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Last Updated: Saturday, 6 May 2006, 10:56 GMT 11:56 UK
Making space for Darfur's victims
Tim Whewell has been to the small town of Goz Beida in desperately poor eastern Chad, where many of the homeless victims of the Darfur conflict have ended up.

After 30 generations, I felt I had to intervene...

Darfur refugees in Chad
Many thousands of refugees in Chad are in need of relief supplies
Rial, son of Abdoulaye, preceded by Abdoulaye, son of Samra, preceded by Samra, son of Sourour.

On and on scratched the Sultan's biro across the dusty pages of my notebook, painstakingly transliterating the Arabic from the ancient leather-bound ledger cradled by his secretary.

Sourour, son of Kardam, preceded by Kardam son of Aboudiss, preceded by Aboudiss, son of Khafan.

The family tree of the Sultans of Dar Sila.

Well, I had asked - the foolish small-talk you attempt with social superiors.

"Have you been here long?" I realised afterwards I had put the same question a week before to the understatedly posh lady in the plastic rain-scarf who took 3 ($5) to let me go round the garden of her manor house in Somerset.

"Only since the 1100s," she said, and moved decisively to serve the next customer. Half self-mockery, half put-down.

Impassive faces

But in Chad, the same question gets a very different response.

Khafan, son of Khoudaa, preceded by Khoudaa, son of Masrouk, preceded by Masrouk, son of Ahmat al-Hadjam.

I had asked, so I must want to know.

And in a way, it was restful, sitting under the mango tree in the courtyard of the Sultan's crumbling mud-brick palace, the impassive faces of his followers swathed in voluminous white turbans as they sat cross-legged on a carpet in the corner.

The Sultan scratched on, and you could almost forget the 47C heat pressing unforgivingly on all sides.

Forget the precariousness of life all around - the war spreading over the border from Darfur, the thousands of homeless crouching in flimsy straw shelters in a barren valley just down the track, refugees in their own country.

Forget the bandaged villagers in the little local hospital shot by horsemen who appeared out of the dawn to steal their cattle.

Were we back to the arrival of the first European traders on the coast? To the coming of Islam?
Because amid the insecurity, the Sultan's pen was spelling permanence.

My growing impatience showed I had not understood. I wanted movement in the picture. What century was the 30th generation?

Were we back to the arrival of the first European traders on the coast? To the coming of Islam?

I got no answer.

Here in the remotest interior of northern central Africa, where the Sahara merges with scrub in an endless dun expanse of thorn trees, dust and criss-crossing tracks, my reference points had no meaning.

But it turns out there was movement in the history of Dar Sila. Across continents.

"We spent 273 years in Yemen," said the Sultan, with unexpected precision, drawing lines with a stick in the sand. "Then we lived for a while in southern Sudan."

So Dar Sila was not a place at all. It was a collection of tribes who happen, currently, to be occupying 26,000 sq km of what is now eastern Chad. Not so permanent after all.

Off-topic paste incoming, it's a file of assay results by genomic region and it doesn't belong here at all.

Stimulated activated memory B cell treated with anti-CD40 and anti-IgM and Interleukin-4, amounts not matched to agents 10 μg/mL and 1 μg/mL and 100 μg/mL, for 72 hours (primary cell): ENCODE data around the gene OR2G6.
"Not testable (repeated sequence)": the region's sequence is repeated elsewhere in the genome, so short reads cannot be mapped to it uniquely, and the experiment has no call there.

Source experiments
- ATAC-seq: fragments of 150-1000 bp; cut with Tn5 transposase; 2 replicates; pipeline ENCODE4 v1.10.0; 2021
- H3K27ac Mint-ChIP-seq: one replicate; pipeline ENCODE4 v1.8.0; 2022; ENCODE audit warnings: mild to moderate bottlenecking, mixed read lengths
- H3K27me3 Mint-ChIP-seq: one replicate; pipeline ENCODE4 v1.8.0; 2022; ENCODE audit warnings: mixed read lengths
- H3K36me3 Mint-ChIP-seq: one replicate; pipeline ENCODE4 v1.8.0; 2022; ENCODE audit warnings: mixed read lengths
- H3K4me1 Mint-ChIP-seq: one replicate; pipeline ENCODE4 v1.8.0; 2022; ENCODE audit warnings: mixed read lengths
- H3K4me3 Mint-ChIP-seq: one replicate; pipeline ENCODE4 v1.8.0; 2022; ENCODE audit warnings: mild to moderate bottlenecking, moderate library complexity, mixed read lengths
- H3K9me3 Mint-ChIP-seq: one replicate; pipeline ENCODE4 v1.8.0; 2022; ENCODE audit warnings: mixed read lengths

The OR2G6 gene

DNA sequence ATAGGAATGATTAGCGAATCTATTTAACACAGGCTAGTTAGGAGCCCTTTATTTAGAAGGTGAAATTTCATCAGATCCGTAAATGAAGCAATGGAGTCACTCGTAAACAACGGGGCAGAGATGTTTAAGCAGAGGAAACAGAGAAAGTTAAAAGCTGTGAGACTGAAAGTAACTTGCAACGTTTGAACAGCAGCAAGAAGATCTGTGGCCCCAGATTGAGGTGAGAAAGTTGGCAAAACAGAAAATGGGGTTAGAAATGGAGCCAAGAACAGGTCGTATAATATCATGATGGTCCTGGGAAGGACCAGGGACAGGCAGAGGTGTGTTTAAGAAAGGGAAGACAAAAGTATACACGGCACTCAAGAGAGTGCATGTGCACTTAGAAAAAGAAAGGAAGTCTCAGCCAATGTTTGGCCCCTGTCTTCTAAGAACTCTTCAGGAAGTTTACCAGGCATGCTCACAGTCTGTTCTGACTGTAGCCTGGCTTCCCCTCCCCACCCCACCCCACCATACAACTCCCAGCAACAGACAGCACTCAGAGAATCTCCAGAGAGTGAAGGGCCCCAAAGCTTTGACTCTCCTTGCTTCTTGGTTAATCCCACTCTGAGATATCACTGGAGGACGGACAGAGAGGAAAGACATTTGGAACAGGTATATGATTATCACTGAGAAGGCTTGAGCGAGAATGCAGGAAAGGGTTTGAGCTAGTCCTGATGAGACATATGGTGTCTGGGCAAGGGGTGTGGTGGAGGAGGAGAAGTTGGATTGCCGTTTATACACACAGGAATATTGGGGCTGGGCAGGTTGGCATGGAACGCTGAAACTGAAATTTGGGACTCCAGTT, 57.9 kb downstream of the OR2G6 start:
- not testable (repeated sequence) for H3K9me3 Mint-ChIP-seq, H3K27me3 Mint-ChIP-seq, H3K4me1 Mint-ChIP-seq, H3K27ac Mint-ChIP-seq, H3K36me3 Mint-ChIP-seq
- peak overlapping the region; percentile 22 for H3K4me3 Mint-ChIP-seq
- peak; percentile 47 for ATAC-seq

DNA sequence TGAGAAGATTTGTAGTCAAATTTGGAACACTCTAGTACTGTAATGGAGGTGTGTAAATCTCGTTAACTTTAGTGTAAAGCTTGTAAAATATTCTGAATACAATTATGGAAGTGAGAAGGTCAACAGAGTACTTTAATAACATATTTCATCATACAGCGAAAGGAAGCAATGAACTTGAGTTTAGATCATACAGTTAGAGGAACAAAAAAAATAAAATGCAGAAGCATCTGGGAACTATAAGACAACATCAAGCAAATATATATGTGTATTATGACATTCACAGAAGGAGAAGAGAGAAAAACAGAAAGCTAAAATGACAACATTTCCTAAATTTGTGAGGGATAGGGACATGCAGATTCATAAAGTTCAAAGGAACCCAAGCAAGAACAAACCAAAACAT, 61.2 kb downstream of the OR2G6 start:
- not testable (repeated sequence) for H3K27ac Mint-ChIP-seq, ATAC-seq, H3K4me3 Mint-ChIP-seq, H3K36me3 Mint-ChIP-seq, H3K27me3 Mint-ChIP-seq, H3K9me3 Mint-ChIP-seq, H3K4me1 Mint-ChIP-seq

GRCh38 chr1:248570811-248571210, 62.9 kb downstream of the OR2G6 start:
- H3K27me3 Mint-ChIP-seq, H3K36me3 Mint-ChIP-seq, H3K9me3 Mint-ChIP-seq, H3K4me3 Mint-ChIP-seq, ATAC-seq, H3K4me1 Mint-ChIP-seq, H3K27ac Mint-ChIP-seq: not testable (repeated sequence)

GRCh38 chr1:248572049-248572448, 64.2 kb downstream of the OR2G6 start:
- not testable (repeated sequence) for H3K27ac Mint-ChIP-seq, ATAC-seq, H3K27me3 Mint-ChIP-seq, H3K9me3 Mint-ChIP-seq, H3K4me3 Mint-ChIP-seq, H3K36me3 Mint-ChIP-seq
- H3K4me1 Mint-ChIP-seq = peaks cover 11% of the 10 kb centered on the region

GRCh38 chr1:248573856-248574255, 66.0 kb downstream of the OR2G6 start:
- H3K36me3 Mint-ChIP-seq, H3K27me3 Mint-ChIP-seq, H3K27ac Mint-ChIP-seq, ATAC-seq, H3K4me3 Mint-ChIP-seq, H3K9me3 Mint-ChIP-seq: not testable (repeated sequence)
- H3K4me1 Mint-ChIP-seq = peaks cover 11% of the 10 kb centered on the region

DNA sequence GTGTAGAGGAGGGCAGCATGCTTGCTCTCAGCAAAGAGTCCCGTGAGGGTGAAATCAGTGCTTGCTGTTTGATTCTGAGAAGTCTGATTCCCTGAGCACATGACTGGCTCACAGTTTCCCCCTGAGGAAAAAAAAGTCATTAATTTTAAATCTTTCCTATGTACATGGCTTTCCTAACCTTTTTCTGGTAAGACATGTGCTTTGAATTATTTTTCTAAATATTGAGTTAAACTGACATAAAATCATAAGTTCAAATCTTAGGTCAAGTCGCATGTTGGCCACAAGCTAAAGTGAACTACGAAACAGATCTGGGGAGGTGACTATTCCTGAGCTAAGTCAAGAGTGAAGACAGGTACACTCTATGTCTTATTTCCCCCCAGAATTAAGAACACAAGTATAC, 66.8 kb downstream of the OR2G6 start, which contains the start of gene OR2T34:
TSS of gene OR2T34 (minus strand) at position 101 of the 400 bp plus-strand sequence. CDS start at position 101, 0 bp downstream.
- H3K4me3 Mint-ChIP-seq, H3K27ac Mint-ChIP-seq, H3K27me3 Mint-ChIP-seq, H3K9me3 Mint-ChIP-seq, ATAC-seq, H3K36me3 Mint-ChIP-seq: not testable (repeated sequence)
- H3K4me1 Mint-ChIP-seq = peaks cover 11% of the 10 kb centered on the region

Fertile land

That evening the band of foreign aid workers I was staying with sat talking on the veranda of their tiny guest-house on the other side of the Sultan's straw-hutted capital.

They wanted to split up the refugees in the valley. It was fertile land that should be planted in the upcoming rainy season, and besides, with so many people in one place, wells could run dry.

So the aid agencies had been touring villages slightly further away, trying to persuade each to host a proportion of the new arrivals. To their amazement, it had been easy.

"Of course," locals said, "we're all one people - and there's plenty of land - let them come."

Janjaweed fighter on horseback in Darfur region, 25 April
The Janjaweed are accused of ethnic cleansing
Darfur is a desperately complicated conflict, and for a moment I could allow myself to believe what is happening now is what happened under Samra, son of Sourour, Abdoulaye, son of Samra - and the rest of the generations.

People move in search of land and water. They are attacked by other tribes.

How different are the horsemen we now call Janjaweed from the terrifying troops of Rabih az-Zubayr, the Sudanese war-lord and slave trader who conquered an empire in Chad before he was defeated and killed by the incoming French colonialists 106 years ago last month?

But the answer of course is that it is not the same.

The Janjaweed fight with Kalashnikovs and rocket-propelled grenades, not the spears and arrows still carried by the men of Dar Sila.

And the present Sultan, modest, thoughtful and deeply troubled, is obliged to take responsibility for running part of a threadbare, but supposedly modern state whose feckless official governor - the prefect - simply disappeared from the province the very moment it became a war zone.

"Nous sommes en deuil," the Sultan says in his careful French: "We are in mourning."

In the last six weeks, 10,000 more of his people have lost everything.

From Our Own Correspondent was broadcast on Saturday, 6 May, 2006 at 1130 BST on BBC Radio 4. Please check the programme schedules for World Service transmission times.

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